My Food Diary

Peculiar Food from Other Cultures

One man’s meat is another man’s poison.

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As people get increasingly exposed to the wide world, be it through the media or by travelling, we learn about other culture’s differing boundaries for food. We learn about their perception of what is “acceptable” or “taboo” to consume.

 

Puffer Fish

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It looks darn cute! ^^

This Japanese delicacy, containing raw puffer fish, is the literal embodiment of the phrase “one man’s meat is another man’s poison”.

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The Japanese ALWAYS has such exquisite food arrangement designs

Also known as “fugu” (河豚) in Japanese, the puffer fish is the 2nd most poisonous vertebrate in the world. Its poison is 1,200 times stronger than cyanide and there is no known antidote for it.

Undeterred by the risks, it remains a popular delicacy among the Japanese – especially the liver, which they consider the tastiest part of the fish, despite it being the most poisonous part.

 

Balut

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So poor thing, the little duckie… >.<:

Balut is a street food commonly found in Southeast Asian countries such as the Philippines, Laos, Cambodia, Thailand and Vietnam. It is a fertilised duck egg which contain a partially developed embryo.

Balut is believed to have aphrodisiac benefits and medicinal purposes for pregnant/delivering women. It is doused in garlic and vinegar, or sprinkled with salt and chilli, balut is often served with beer.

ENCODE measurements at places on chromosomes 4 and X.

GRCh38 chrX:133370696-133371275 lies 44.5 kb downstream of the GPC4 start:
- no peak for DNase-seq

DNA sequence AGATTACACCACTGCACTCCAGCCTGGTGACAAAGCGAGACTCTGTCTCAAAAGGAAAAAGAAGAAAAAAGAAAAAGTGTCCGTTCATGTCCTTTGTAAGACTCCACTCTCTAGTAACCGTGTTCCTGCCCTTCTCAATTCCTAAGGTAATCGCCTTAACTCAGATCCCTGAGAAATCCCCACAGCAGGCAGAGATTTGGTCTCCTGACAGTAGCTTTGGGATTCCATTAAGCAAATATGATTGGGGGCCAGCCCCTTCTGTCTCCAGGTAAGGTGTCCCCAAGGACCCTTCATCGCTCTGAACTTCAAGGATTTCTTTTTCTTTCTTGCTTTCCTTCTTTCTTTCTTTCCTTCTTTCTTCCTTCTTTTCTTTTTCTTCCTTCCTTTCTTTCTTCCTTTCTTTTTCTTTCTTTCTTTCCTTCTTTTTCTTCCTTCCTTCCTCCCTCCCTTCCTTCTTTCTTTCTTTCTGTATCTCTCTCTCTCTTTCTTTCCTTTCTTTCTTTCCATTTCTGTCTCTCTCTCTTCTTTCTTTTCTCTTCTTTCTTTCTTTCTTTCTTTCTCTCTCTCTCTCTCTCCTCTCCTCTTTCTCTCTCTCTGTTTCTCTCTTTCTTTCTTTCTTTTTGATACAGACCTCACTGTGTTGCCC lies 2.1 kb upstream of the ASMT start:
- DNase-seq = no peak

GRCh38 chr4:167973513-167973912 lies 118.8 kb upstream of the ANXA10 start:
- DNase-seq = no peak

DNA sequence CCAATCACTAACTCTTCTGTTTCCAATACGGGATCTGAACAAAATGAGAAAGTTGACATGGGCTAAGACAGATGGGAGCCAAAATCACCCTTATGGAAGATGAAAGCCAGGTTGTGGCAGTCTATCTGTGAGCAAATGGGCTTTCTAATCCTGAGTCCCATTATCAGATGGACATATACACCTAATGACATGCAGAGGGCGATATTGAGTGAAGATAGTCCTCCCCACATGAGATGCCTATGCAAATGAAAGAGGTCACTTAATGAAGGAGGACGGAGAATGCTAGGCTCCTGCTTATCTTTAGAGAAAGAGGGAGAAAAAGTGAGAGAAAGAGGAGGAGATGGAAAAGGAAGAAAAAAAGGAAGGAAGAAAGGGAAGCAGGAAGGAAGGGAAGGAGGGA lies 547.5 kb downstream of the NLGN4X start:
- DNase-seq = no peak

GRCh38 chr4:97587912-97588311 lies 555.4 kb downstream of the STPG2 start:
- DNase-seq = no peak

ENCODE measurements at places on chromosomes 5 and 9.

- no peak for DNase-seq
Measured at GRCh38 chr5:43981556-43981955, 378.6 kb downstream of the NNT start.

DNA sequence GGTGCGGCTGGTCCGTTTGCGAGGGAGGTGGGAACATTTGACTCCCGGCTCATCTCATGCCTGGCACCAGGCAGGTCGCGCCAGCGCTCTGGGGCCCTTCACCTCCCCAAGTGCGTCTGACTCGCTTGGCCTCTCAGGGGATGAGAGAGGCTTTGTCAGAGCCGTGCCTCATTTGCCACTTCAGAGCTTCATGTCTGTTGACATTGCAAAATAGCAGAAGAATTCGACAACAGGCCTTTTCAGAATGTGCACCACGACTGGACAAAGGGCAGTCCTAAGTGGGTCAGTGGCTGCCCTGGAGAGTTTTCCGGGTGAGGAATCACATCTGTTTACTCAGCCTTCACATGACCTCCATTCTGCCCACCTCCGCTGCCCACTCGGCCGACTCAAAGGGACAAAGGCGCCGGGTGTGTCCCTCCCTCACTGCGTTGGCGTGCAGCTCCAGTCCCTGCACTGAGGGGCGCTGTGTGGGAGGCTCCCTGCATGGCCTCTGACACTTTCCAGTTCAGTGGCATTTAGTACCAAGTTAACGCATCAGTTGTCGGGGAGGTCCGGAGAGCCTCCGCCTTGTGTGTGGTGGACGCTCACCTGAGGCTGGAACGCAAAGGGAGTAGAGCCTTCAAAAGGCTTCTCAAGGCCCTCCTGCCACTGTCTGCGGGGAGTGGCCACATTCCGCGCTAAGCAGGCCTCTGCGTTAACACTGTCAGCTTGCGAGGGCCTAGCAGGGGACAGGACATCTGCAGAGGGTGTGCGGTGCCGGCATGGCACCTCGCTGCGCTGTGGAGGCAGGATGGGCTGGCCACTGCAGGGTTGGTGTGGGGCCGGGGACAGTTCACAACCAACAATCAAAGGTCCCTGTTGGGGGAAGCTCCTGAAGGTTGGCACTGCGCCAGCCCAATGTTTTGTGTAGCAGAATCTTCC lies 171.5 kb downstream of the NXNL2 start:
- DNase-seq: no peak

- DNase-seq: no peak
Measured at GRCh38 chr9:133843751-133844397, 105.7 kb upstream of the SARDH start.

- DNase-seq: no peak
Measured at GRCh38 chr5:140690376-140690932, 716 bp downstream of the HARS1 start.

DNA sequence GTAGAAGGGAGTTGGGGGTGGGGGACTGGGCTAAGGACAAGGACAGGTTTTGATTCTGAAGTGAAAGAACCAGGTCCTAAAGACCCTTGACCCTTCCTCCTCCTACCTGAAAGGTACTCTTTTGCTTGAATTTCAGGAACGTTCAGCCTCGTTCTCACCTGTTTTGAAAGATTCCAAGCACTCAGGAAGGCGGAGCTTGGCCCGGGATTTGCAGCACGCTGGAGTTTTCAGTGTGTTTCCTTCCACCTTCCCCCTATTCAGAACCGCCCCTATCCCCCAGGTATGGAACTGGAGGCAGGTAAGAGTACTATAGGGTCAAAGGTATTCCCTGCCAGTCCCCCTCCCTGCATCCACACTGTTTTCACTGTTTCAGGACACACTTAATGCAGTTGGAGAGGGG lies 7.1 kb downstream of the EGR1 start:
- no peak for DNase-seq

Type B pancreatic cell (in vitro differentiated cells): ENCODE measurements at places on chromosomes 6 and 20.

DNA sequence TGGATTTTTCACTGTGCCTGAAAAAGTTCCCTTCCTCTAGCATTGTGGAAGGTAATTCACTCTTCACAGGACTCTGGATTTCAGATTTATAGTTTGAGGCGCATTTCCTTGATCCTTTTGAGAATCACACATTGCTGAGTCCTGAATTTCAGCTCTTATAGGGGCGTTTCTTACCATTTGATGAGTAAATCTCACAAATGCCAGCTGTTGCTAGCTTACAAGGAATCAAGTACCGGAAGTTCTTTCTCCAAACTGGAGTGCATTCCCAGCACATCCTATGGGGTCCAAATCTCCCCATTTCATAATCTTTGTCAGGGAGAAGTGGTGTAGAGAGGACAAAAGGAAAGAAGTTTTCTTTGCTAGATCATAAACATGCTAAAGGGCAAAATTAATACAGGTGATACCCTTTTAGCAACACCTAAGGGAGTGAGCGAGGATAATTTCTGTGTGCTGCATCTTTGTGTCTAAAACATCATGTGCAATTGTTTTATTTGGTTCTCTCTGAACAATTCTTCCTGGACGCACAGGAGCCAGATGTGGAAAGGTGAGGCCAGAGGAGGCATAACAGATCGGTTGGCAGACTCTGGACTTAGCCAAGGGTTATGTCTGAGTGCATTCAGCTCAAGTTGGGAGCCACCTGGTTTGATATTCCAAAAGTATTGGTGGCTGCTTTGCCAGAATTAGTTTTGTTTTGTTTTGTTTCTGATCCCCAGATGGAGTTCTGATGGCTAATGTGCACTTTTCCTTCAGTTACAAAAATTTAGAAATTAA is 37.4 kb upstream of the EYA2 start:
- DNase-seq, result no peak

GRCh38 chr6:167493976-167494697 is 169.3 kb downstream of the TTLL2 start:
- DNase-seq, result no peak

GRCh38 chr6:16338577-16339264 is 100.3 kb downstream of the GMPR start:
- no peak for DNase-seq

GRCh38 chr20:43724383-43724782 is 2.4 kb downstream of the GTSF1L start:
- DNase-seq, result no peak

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Live Octopus

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The dancing octopus looks kinda hypnotising to watch…

Live octopus, also known as sannakji (산낙지) in Korea, is another delicacy eaten raw in Asia. It is usually lightly seasoned with sesame oil and sprinkled with sesame seeds.

The more adventurous sannakji lovers may go for the WHOLE live octopus. Eating it whole is no mean feat as the octopus will be sure to fight you every single step of the way. A few poor souls have lost their lives in the battle with this delicacy when the live octopus refused to be swallowed, clinging onto the diners’ mouth with their tentacles and choking them.

Which may be the reason why the majority prefers it sliced into smaller pieces, as a snack to accompany alcoholic beverages such as soju or beer.

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Escamoles

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Does that look like a plate of fried rice to you?

Look closer!

That is escamoles, a dish made of a mix of ant larvae and pupae. It can be found in many Mexican cuisine and has a history dating all the way back to the Aztecs.

With its nutty and buttery flavour and texture similar to cheese, the Mexicans have whip up a wide variety of cooking styles for the escamoles – either as the star element or as a complimentary ingredient.

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Kopi Luwak

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Kopi Luwak aka civet poop

One man’s shit is another man’s gold.

Kopi luwak is most expensive coffee in the world. It is produced from the partly digested coffee cherries pooped out by the Asian palm civet. Retail prices range from approximately USD 600 to USD 3,000 per kilogram!

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A civet cat & its favourite coffee cherries. SO CUTE!!!

The taste of kopi luwak can vary depending on the origin and type of coffee cherries ingested by the civet and the whole production process of the beans.

Many critics from the coffee industry, however, regard it as a novelty item and a marketing gimmick…

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Would you be game enough to try any of the above?

If you know of any other exotic food from your/other cultures, or have tried any of the above, do share them with me!

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